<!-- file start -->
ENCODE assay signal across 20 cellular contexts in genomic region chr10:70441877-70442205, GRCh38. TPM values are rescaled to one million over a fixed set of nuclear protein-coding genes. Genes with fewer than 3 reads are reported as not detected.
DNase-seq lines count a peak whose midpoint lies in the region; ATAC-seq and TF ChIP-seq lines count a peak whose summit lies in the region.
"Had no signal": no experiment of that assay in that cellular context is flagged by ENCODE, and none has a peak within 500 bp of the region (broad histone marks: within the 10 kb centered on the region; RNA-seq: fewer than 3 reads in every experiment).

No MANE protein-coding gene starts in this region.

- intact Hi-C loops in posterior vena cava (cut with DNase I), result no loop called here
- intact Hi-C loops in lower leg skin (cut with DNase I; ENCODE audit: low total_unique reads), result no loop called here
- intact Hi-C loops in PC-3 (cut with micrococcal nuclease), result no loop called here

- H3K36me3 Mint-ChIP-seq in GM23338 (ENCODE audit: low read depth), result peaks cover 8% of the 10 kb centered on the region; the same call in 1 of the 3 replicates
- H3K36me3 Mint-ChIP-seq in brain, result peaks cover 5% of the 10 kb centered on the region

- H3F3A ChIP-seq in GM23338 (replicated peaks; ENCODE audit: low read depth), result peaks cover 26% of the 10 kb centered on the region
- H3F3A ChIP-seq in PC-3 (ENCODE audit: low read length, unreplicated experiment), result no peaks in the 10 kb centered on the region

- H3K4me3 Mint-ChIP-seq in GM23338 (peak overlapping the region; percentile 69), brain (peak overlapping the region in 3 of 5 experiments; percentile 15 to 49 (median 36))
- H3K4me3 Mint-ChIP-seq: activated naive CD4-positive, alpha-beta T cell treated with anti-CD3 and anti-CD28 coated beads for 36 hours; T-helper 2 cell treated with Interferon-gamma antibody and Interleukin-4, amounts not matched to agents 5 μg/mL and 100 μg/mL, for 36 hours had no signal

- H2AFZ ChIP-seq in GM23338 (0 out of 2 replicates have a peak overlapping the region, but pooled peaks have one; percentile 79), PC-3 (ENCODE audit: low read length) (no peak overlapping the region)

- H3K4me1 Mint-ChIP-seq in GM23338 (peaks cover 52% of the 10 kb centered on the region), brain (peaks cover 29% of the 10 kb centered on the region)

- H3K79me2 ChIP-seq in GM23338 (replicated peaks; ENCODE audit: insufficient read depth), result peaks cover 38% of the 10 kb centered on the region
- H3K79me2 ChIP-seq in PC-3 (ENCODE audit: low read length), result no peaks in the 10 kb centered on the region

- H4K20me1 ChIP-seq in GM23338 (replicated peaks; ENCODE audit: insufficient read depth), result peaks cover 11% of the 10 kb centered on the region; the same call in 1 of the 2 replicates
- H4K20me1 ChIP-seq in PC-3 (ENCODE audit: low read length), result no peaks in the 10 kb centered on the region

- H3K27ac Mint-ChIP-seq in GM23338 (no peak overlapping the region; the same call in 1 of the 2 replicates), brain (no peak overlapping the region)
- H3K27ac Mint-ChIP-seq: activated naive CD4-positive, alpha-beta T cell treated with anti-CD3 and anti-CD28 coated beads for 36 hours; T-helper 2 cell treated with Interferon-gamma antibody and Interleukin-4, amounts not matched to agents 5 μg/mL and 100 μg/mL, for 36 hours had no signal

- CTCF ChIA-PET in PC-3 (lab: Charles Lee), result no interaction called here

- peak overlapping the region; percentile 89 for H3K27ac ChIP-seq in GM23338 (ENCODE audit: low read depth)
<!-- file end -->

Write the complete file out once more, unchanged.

ENCODE assay signal across 20 cellular contexts in genomic region chr10:70441877-70442205, GRCh38. TPM values are rescaled to one million over a fixed set of nuclear protein-coding genes. Genes with fewer than 3 reads are reported as not detected.
DNase-seq lines count a peak whose midpoint lies in the region; ATAC-seq and TF ChIP-seq lines count a peak whose summit lies in the region.
"Had no signal": no experiment of that assay in that cellular context is flagged by ENCODE, and none has a peak within 500 bp of the region (broad histone marks: within the 10 kb centered on the region; RNA-seq: fewer than 3 reads in every experiment).

No MANE protein-coding gene starts in this region.

- intact Hi-C loops in posterior vena cava (cut with DNase I), result no loop called here
- intact Hi-C loops in lower leg skin (cut with DNase I; ENCODE audit: low total_unique reads), result no loop called here
- intact Hi-C loops in PC-3 (cut with micrococcal nuclease), result no loop called here

- H3K36me3 Mint-ChIP-seq in GM23338 (ENCODE audit: low read depth), result peaks cover 8% of the 10 kb centered on the region; the same call in 1 of the 3 replicates
- H3K36me3 Mint-ChIP-seq in brain, result peaks cover 5% of the 10 kb centered on the region

- H3F3A ChIP-seq in GM23338 (replicated peaks; ENCODE audit: low read depth), result peaks cover 26% of the 10 kb centered on the region
- H3F3A ChIP-seq in PC-3 (ENCODE audit: low read length, unreplicated experiment), result no peaks in the 10 kb centered on the region

- H3K4me3 Mint-ChIP-seq in GM23338 (peak overlapping the region; percentile 69), brain (peak overlapping the region in 3 of 5 experiments; percentile 15 to 49 (median 36))
- H3K4me3 Mint-ChIP-seq: activated naive CD4-positive, alpha-beta T cell treated with anti-CD3 and anti-CD28 coated beads for 36 hours; T-helper 2 cell treated with Interferon-gamma antibody and Interleukin-4, amounts not matched to agents 5 μg/mL and 100 μg/mL, for 36 hours had no signal

- H2AFZ ChIP-seq in GM23338 (0 out of 2 replicates have a peak overlapping the region, but pooled peaks have one; percentile 79), PC-3 (ENCODE audit: low read length) (no peak overlapping the region)

- H3K4me1 Mint-ChIP-seq in GM23338 (peaks cover 52% of the 10 kb centered on the region), brain (peaks cover 29% of the 10 kb centered on the region)

- H3K79me2 ChIP-seq in GM23338 (replicated peaks; ENCODE audit: insufficient read depth), result peaks cover 38% of the 10 kb centered on the region
- H3K79me2 ChIP-seq in PC-3 (ENCODE audit: low read length), result no peaks in the 10 kb centered on the region

- H4K20me1 ChIP-seq in GM23338 (replicated peaks; ENCODE audit: insufficient read depth), result peaks cover 11% of the 10 kb centered on the region; the same call in 1 of the 2 replicates
- H4K20me1 ChIP-seq in PC-3 (ENCODE audit: low read length), result no peaks in the 10 kb centered on the region

- H3K27ac Mint-ChIP-seq in GM23338 (no peak overlapping the region; the same call in 1 of the 2 replicates), brain (no peak overlapping the region)
- H3K27ac Mint-ChIP-seq: activated naive CD4-positive, alpha-beta T cell treated with anti-CD3 and anti-CD28 coated beads for 36 hours; T-helper 2 cell treated with Interferon-gamma antibody and Interleukin-4, amounts not matched to agents 5 μg/mL and 100 μg/mL, for 36 hours had no signal

- CTCF ChIA-PET in PC-3 (lab: Charles Lee), result no interaction called here

- peak overlapping the region; percentile 89 for H3K27ac ChIP-seq in GM23338 (ENCODE audit: low read depth)